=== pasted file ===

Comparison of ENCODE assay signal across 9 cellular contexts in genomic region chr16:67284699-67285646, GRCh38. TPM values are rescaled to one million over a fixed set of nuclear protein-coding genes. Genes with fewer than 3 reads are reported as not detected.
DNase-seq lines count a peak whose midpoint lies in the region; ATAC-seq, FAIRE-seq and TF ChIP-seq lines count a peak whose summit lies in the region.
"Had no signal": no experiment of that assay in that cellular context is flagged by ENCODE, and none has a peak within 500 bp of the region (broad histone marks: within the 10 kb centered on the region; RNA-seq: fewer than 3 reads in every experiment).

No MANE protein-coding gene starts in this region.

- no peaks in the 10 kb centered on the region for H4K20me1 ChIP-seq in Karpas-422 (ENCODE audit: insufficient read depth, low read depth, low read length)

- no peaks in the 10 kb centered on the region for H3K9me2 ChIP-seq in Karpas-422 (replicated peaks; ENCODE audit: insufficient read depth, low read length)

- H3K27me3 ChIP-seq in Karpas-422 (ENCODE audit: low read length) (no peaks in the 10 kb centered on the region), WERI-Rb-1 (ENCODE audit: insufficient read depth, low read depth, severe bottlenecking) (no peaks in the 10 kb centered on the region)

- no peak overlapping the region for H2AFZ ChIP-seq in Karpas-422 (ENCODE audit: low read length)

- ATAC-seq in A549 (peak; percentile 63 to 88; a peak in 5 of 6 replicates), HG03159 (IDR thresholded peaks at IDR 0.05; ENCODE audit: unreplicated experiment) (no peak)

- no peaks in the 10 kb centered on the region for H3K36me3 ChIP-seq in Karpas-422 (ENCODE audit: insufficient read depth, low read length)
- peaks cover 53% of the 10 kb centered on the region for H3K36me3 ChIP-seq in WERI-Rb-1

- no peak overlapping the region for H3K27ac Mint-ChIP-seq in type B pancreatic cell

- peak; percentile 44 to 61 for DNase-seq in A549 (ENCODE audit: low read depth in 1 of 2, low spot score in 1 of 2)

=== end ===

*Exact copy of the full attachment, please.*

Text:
Comparison of ENCODE assay signal across 9 cellular contexts in genomic region chr16:67284699-67285646, GRCh38. TPM values are rescaled to one million over a fixed set of nuclear protein-coding genes. Genes with fewer than 3 reads are reported as not detected.
DNase-seq lines count a peak whose midpoint lies in the region; ATAC-seq, FAIRE-seq and TF ChIP-seq lines count a peak whose summit lies in the region.
"Had no signal": no experiment of that assay in that cellular context is flagged by ENCODE, and none has a peak within 500 bp of the region (broad histone marks: within the 10 kb centered on the region; RNA-seq: fewer than 3 reads in every experiment).

No MANE protein-coding gene starts in this region.

- no peaks in the 10 kb centered on the region for H4K20me1 ChIP-seq in Karpas-422 (ENCODE audit: insufficient read depth, low read depth, low read length)

- no peaks in the 10 kb centered on the region for H3K9me2 ChIP-seq in Karpas-422 (replicated peaks; ENCODE audit: insufficient read depth, low read length)

- H3K27me3 ChIP-seq in Karpas-422 (ENCODE audit: low read length) (no peaks in the 10 kb centered on the region), WERI-Rb-1 (ENCODE audit: insufficient read depth, low read depth, severe bottlenecking) (no peaks in the 10 kb centered on the region)

- no peak overlapping the region for H2AFZ ChIP-seq in Karpas-422 (ENCODE audit: low read length)

- ATAC-seq in A549 (peak; percentile 63 to 88; a peak in 5 of 6 replicates), HG03159 (IDR thresholded peaks at IDR 0.05; ENCODE audit: unreplicated experiment) (no peak)

- no peaks in the 10 kb centered on the region for H3K36me3 ChIP-seq in Karpas-422 (ENCODE audit: insufficient read depth, low read length)
- peaks cover 53% of the 10 kb centered on the region for H3K36me3 ChIP-seq in WERI-Rb-1

- no peak overlapping the region for H3K27ac Mint-ChIP-seq in type B pancreatic cell

- peak; percentile 44 to 61 for DNase-seq in A549 (ENCODE audit: low read depth in 1 of 2, low spot score in 1 of 2)